• The collection or use of biospecimens that are identifiable to an individual; or there is at least a very small risk that some combination of the biospecimen, a request for the biospecimen and other available data sources could be used to deduce the identity of an individual. 
  • The generation of individual level, human genomic data from biospecimens; or the use of such data, regardless of whether the data is recorded in such a manner that human subjects can be identified or the identity of the human subjects can readily be ascertained.
  • Any other research that involves information about an individual for which there is at least a very small risk, as determined by current scientific practices or statistical methods, that some combination of the information, a request for the information, and other available data sources could be used to deduce the identity of an individual. 
     

How does this new policy affect ongoing research that has already been approved by the IRB?

"Ongoing" refers only to research that was commenced or ongoing as of December 13, 2016. The updated policy does not affect research that was commenced or ongoing prior to this date.

  • Ongoing research that already has a CoC: no action required.
  • Ongoing research that did not previously have a CoC and now receive one as part of the new policy:
    • CoC language must be added to the informed consent form (if applicable to the research).
    • At the time of Continuing Review or Modifications, the HSC IRBs will evaluate NIH-funded research on a case-by-case basis and request investigators revise their consent forms to add CoC language if necessary.  (Be sure to use approved CoC language provided in the OUHSC Consent Template)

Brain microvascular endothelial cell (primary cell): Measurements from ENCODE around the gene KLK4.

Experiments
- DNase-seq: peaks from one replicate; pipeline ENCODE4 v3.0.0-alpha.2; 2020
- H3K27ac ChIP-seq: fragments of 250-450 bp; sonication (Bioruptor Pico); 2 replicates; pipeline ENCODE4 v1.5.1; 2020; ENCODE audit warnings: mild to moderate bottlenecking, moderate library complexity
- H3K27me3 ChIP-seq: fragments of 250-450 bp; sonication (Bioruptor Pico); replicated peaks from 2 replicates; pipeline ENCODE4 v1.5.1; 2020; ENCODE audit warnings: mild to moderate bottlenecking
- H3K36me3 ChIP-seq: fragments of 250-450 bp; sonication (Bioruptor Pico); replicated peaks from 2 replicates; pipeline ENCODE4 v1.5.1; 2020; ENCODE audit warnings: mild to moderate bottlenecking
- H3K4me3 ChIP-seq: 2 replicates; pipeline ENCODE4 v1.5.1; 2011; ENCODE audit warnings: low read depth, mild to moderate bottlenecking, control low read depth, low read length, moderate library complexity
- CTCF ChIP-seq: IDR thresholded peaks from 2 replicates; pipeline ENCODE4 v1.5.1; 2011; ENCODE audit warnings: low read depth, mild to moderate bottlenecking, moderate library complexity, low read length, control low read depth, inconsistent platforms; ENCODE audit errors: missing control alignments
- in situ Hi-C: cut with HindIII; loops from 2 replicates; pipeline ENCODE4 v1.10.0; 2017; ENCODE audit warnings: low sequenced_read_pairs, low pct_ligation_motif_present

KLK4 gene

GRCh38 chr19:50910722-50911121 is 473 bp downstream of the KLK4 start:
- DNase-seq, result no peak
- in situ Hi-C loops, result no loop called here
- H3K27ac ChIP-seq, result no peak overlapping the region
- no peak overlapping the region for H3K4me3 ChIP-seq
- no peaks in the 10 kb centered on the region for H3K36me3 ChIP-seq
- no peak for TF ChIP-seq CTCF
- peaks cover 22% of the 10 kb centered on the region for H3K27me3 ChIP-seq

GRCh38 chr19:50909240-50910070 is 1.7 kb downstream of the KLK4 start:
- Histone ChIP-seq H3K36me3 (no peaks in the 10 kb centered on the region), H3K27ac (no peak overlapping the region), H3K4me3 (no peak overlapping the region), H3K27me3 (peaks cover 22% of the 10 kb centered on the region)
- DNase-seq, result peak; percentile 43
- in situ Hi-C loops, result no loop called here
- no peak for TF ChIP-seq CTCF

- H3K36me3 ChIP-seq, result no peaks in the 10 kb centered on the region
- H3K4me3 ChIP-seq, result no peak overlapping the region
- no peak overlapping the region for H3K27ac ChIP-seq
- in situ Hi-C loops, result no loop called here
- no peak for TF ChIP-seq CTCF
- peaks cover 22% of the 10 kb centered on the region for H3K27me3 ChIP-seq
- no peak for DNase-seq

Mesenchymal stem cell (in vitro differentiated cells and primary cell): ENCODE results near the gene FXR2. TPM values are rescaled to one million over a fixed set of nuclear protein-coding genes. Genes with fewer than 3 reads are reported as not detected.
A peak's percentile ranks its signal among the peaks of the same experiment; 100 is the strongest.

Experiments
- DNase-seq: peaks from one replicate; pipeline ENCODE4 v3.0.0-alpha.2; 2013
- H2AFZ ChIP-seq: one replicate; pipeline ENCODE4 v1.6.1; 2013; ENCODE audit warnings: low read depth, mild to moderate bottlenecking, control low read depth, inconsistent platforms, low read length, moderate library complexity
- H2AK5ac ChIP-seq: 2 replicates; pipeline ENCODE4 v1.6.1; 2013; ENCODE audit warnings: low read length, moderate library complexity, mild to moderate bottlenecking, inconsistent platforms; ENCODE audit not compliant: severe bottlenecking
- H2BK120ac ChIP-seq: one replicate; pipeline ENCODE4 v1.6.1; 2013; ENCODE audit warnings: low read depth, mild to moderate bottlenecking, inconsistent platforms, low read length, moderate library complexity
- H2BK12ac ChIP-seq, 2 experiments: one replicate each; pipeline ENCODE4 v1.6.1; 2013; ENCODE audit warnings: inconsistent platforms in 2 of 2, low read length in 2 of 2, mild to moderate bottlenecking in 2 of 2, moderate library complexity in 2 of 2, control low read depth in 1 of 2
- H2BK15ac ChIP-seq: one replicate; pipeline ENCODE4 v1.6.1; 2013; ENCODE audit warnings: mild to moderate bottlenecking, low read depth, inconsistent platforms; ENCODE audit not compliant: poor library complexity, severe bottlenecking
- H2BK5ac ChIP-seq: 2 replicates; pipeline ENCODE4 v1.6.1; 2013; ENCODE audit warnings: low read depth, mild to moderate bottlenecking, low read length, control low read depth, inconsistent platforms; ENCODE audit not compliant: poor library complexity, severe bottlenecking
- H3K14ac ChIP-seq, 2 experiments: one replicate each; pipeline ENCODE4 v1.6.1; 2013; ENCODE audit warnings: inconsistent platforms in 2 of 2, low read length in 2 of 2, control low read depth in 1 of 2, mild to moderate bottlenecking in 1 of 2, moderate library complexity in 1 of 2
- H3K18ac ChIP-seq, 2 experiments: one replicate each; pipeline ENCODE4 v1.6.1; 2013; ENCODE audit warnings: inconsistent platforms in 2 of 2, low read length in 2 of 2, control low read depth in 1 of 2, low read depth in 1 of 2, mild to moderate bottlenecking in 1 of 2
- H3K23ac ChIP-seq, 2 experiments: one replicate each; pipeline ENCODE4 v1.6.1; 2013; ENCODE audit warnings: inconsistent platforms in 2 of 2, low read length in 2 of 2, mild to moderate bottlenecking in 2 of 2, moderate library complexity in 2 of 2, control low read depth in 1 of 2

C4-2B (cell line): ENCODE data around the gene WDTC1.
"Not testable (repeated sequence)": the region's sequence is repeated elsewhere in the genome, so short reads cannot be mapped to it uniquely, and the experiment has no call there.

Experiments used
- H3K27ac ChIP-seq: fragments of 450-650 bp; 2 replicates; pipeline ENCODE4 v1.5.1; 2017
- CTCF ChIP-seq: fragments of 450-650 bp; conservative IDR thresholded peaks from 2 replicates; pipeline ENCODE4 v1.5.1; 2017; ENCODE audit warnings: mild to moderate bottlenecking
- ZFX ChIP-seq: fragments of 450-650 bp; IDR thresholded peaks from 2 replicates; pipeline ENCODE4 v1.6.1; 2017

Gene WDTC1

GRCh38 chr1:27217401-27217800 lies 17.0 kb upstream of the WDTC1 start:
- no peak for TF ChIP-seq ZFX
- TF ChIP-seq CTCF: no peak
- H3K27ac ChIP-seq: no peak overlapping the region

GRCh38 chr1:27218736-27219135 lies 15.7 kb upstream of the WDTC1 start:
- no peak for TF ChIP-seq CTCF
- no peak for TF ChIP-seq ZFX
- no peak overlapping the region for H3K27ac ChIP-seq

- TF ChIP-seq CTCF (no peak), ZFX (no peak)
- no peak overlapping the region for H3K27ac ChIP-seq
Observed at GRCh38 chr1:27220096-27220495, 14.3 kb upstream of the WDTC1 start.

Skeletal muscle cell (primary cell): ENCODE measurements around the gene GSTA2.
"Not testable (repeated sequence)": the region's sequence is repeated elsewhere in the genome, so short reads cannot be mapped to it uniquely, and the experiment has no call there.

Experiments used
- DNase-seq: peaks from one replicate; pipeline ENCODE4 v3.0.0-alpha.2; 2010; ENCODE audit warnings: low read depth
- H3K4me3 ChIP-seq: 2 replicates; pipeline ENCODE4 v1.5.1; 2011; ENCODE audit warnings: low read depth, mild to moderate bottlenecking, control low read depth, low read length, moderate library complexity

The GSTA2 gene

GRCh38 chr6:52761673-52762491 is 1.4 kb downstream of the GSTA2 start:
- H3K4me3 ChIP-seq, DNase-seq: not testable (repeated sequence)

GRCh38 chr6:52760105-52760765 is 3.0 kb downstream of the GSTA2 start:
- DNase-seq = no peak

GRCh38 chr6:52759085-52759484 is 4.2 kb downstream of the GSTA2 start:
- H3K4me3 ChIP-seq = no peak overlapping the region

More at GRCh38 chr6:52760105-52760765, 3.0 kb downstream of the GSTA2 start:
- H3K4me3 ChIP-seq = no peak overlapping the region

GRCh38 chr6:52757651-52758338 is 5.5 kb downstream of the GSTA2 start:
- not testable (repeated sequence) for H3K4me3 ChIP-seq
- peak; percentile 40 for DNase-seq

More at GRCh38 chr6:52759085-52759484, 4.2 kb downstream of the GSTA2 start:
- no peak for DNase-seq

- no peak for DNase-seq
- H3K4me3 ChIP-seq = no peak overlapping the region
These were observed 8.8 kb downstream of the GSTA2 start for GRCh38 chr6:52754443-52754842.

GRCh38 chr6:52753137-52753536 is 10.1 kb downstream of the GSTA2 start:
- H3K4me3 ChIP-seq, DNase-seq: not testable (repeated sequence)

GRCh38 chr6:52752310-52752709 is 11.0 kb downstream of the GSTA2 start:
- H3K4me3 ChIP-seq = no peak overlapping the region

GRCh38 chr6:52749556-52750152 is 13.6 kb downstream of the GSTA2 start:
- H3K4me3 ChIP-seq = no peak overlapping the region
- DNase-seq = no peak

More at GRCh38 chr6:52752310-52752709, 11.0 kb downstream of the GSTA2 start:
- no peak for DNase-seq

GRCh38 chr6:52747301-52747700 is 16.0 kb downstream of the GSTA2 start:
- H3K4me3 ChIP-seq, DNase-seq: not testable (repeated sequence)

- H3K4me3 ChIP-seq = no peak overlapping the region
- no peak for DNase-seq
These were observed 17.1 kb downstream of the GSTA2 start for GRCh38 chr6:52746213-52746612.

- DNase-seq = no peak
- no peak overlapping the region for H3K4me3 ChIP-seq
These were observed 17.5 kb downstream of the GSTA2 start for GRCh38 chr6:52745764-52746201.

Is re-consent required?

The IRB and NIH do not expect participants to be notified or re-consented as described below:

  • For studies that were previously issued a CoC (and notified participants of the CoC in the consent form):
    • Re-consent is not required for participants currently enrolled in ongoing studies.
  • For studies that did not previously have a CoC, but were issued one as a result of the NIH Policy:
    • Update your consent form to add CoC language and submit to the IRB at the time of Continuing Review or Modification. Contact the IRB Office if you have questions regarding whether this will apply to your study or not. (Be sure to use the approved CoC language available in the OUHSC Consent Template)
    • Re-consenting previously enrolled participants is not required.
       

Can I obtain a CoC if my research is not federally funded?

Yes, The IRB may require investigators obtain (apply for) a CoC for non-federally-funded research that will collect, use, and/or disclose sensitive information. 

  • The NIH will continue to consider requests for CoCs for non-federally funded research in which identifiable sensitive information is collected or used.
  • This will require an application submission to NIH. Please see links below to access the CoC Kiosk for more information.
     

Certificate of Confidentiality (CoC) Links:


Additional information regarding CoC is available in HRPP SOP 1002: Privacy and Confidentiality, located in the Policies & Procedures Section of the IRB website.